[11] Afterwards they added races for chariots and pairs of foals, and for single foals with rider. It is said that the victors proclaimed were: for the chariot and pair, Belistiche, a woman from the seaboard of Macedonia; for the ridden race, Tlepolemus of Lycia. Tlepolemus, they say, won at the hundred and thirty-first Festival, and Belistiche at the third before this. At the hundred and forty-fifth Festival prizes were offered for boys in the pancratium, the victory falling to Phaedimus, an Aeolian from the city Troas.

1 Hom. Il. 23.295

2 Paus. 5.4.5

3 The Greek word ὀλψμπιάς can mean either a celebration of the Olympic games or the interval between two consecutive celebrations. I have translated it by “Festival” in the first case and by “Olympiad” in the second.

Creative Commons License
This work is licensed under a Creative Commons Attribution-ShareAlike 3.0 United States License.

An XML version of this text is available for download, with the additional restriction that you offer Perseus any modifications you make. Perseus provides credit for all accepted changes, storing new additions in a versioning system.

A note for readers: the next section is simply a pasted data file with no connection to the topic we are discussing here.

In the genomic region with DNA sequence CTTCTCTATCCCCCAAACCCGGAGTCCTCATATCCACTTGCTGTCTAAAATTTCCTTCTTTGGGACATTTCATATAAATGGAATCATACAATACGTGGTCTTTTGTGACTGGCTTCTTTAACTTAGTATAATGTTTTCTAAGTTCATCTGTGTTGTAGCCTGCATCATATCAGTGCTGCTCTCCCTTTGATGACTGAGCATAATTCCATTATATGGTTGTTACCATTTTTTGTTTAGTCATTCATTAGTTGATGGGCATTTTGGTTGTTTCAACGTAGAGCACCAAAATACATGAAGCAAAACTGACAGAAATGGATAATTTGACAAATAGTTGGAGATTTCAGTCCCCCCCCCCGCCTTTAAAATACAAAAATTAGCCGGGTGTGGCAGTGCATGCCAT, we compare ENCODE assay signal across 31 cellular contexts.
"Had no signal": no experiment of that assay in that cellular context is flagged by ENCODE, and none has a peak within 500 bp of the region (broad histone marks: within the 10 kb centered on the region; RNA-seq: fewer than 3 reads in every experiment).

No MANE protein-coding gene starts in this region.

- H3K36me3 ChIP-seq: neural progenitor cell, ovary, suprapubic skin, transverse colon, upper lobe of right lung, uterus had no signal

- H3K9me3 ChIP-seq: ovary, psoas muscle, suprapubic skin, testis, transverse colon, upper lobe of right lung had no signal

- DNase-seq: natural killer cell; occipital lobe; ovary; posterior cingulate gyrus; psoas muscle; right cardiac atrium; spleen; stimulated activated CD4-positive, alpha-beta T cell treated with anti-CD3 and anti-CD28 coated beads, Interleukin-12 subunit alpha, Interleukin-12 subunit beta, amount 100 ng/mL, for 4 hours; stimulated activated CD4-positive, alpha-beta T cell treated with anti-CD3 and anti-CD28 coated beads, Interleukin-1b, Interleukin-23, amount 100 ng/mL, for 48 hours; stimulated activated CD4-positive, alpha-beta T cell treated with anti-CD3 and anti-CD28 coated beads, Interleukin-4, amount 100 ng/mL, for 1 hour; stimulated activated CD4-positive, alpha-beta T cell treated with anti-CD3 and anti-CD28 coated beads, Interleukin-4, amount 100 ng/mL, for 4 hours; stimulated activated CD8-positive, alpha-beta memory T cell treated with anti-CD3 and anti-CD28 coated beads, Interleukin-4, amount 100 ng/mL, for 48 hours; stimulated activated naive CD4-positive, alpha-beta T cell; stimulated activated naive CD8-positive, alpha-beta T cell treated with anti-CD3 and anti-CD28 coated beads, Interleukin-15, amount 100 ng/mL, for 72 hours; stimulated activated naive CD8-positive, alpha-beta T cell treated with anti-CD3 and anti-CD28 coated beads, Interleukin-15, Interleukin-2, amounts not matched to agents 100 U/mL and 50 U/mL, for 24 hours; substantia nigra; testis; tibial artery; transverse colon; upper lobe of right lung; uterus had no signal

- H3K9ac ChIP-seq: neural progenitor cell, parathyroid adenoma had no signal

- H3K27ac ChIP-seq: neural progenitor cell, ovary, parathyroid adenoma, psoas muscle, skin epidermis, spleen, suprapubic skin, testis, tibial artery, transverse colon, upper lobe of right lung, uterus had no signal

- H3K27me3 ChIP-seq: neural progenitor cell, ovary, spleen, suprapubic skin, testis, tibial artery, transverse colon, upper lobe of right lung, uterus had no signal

load focus Greek (1903)
hide Places (automatically extracted)

View a map of the most frequently mentioned places in this document.

Sort places alphabetically, as they appear on the page, by frequency
Click on a place to search for it in this document.
Elis (Greece) (5)
Olympia (Greece) (3)
Lacedaemon (Greece) (3)
Thebes (Greece) (2)
Syracuse (Italy) (2)
Troad (Turkey) (1)
Sybaris (1)
Smyrna (Turkey) (1)
Pisa (1)
Peloponnesus (Greece) (1)
Macedonia (Macedonia) (1)
Lycia (Turkey) (1)
Ionia (1)
Heraea (1)

Visualize the most frequently mentioned Pleiades ancient places in this text.

Download Pleiades ancient places geospacial dataset for this text.

hide References (7 total)
  • Cross-references to this page (4):
    • A Dictionary of Greek and Roman Antiquities (1890), ATHLE´TAE
    • A Dictionary of Greek and Roman Antiquities (1890), LYRA
    • A Dictionary of Greek and Roman Antiquities (1890), PANCRA´TIUM
    • Smith's Bio, Philo'xenus
  • Cross-references in notes to this page (1):
  • Cross-references in notes from this page (2):
    • Pausanias, Description of Greece, 5.4.5
    • Homer, Iliad, 23.295
hide Display Preferences
Greek Display:
Arabic Display:
View by Default:
Browse Bar: